You could say the biggest trend in luxury expedition cruises is that, well, it's such a trend.
Between 2016 and 2017 alone, 12 new expedition ships have been ordered -- the majority in the luxury category -- and several existing luxury ships have gone "expedition" via renovation.
Jack Ezon of Ovation Travel, which caters exclusively to high-end travelers, says business for luxury expedition cruses has grown 22 percent in the last three years, a growth he attributes to three main drivers: the dawn of luxury products in the expedition cruise category; shorter itineraries that are attractive to a younger audience and others with limited time off; and climate change, which has created a sense of urgency to see places, before it's too late.
Pairing luxury with adventure at sea was a concept started by the French cruise line Ponant in 1988 -- still considered the leader in the field. But in recent years, as small ship (as in river) cruising has become more popular, adventure travel has also expanded. With well-traveled boomers looking for new experiences and frontiers, the luxury expedition cruise experience has caught on. It's also drawing first-timer cruisers who were never attracted to the traditional cruise concept. Cruising to explore new parts of the world, exploring by Zodiac craft and kayaks, or even helicopters and submarines, then returning -- mud on your boots, exhausted from hiking a glacier or kayaking among seals in the Galapagos -- to a glass of Champagne or a massage at the spa. What sets these cruises apart from other expedition cruises is the five- or six-star service, the high ratio of crew to passengers, the personal service and the lavish amenities, from Veuve-Clicquot Champagne served in Baccarat glasses to bath amenities from purveyors like L'Occitane, Aveda, Hermes, and linens from Matouk and Sferra.
While the competition increases, and more and more cruise lines enter this niche market, the lines can get a little blurry; after all, everyone's got their own definition of luxury -- not to mention adventure. The hallmark of true expedition is all about going deeper into a destination, through activities and opportunities ashore, as well as through expedition leaders -- rather than cruise directors -- onboard.
Here are some of the trends we're seeing in luxury expedition cruising.
While Lindblad was the first company to introduce tourists to the concept of expedition cruising, Ponant was the first to marry luxury with what was traditionally a basic travel experience. Today, both established luxury lines including Silversea and Crystal, and new ones like Scenic are getting into this lucrative niche market. While they share certain hallmarks of an expedition cruise -- Zodiacs and an expedition team (as opposed to the standard ship crew), for example -- they also layer on both physical luxuries, as well as thoughtful and attentive services that kick the entire experience up a notch.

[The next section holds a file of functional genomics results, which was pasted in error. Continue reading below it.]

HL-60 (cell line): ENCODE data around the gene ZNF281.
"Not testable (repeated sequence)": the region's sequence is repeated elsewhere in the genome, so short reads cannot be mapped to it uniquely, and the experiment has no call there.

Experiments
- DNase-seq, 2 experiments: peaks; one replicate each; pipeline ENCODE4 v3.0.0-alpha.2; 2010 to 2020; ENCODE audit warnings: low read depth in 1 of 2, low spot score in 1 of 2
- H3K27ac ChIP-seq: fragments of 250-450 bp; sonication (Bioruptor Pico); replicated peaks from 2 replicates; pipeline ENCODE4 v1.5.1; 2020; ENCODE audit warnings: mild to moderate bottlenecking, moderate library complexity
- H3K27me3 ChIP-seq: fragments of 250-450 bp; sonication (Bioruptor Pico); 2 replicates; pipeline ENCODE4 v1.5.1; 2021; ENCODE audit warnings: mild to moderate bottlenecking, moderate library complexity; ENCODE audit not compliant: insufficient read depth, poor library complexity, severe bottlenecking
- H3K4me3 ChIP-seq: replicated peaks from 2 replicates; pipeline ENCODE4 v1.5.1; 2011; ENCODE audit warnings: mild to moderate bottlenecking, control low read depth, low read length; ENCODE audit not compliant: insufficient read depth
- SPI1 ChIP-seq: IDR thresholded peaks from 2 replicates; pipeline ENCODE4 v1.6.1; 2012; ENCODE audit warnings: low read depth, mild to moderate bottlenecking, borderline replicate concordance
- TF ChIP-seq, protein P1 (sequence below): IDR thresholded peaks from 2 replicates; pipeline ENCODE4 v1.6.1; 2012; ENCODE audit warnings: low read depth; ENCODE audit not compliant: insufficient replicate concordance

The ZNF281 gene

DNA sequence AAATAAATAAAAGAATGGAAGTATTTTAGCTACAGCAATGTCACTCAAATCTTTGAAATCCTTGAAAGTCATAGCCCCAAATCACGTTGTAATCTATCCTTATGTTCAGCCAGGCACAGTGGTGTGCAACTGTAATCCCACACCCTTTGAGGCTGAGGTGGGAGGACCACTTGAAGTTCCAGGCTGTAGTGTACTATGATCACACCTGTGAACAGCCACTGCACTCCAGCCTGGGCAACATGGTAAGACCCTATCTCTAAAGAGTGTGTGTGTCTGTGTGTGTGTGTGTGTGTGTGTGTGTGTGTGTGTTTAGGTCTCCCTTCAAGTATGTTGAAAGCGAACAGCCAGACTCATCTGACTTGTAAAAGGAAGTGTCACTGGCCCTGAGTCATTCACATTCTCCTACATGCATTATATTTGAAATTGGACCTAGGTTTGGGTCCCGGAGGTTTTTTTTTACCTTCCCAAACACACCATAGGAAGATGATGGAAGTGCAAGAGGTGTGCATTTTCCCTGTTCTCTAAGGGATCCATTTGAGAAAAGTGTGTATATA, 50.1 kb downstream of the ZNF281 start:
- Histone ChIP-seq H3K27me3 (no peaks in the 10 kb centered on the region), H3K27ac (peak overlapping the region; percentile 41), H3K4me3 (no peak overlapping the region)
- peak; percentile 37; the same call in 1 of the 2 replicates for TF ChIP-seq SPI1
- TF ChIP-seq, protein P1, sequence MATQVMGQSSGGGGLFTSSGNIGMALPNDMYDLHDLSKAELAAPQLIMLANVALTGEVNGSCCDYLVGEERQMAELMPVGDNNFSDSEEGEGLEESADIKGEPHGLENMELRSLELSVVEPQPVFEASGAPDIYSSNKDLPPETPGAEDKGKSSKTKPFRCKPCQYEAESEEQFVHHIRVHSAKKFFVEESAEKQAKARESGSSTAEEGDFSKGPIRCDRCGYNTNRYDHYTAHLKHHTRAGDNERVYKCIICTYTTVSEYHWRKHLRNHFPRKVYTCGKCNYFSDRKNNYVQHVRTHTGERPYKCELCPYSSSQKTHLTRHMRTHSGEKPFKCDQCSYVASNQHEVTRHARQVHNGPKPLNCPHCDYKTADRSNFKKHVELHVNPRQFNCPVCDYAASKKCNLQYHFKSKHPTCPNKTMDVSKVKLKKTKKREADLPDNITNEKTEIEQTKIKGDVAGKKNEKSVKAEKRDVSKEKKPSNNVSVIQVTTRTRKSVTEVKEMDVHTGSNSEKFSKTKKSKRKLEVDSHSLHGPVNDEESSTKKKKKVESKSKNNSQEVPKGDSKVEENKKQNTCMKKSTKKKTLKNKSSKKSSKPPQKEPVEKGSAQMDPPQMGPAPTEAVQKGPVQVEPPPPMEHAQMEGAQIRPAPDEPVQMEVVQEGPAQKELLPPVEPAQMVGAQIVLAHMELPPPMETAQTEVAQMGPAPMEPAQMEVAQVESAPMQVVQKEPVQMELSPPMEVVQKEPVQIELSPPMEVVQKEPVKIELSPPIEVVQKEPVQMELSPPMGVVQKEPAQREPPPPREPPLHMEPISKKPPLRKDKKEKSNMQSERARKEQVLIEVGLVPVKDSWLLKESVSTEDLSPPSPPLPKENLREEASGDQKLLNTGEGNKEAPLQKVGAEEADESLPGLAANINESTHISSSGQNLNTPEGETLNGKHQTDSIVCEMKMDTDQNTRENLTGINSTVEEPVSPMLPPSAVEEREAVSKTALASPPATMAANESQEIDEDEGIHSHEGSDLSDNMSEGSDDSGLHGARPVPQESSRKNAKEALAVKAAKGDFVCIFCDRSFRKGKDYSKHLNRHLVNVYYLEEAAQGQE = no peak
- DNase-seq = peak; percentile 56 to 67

As an example, Scenic has thoughtfully included a "mud room" on Eclipse so cruisers can don gear on the way out or clean up upon return; the ship also features e-bikes.
Silversea is going big on the human element, creating a leadership training academy to recruit and develop high-quality talent for its expedition teams -- which are made up of at least 18 members per sailing.
As for the physical accommodations, luxury expedition cruise companies keep their ships small and their passenger counts down; most offer all-suite or all-veranda ships. Ponant's new ships, for instance, will offer only 92 cabins -- all with verandas -- compared with its current polar fleet, which has either 132 or 122 cabins. Scenic Eclipse will have some of the largest suites in the expedition cruise sector when it launches in 2018, with rooms ranging from 344 square feet to the 2,507-square-foot, Owners Penthouse Suites. It, along with Silversea, will offer butler service for all passengers. Scenic Eclipse will also feature the 5,900-square-foot Spa Sanctuary, with indoor and outdoor pools, Jacuzzis, Pilates and yoga studios.
Crystal's Endeavor, which launches in August 2019, will carry 200 passengers and surpass all the current luxury cruise ships in cabin size, with rooms starting at 400 square feet, up to 3,120 square feet (including the 1,507-square-foot balcony) for each of the two Owner's Suites.
Luxury expedition cruises are appealing to a whole new wave of travelers. Almost half are first-timer cruisers, many of whom were turned off to cruising by the mega-ship image of herds of people and frivolous fun. Others are adventurers, who see these cruises as the only way to access the remote places they've always wanted to explore.
And they're also "skewing younger," according to Beth Butzlaff, vice president, cruise sales, at Virtuoso, the luxury travel adviser network. Luxury expedition cruises push all the right buttons for the millennial concept of travel: experiential, culinary, Instagrammable. At Silversea, for instance, passengers on the line's classic luxury ships might be as young as about 50; on its expedition ships, they're booking customers in their 30s.
They're also a magnet for family and multigenerational groups (millennials are often part of the "grandparents are paying" trend). Silversea notes that its Galapagos itineraries aboard the Silver Galapagos are especially popular with families and Virtuoso's Butzlaff says many family groups charter entire luxury expedition boats for reunions and other events (this is, remember, luxury travel).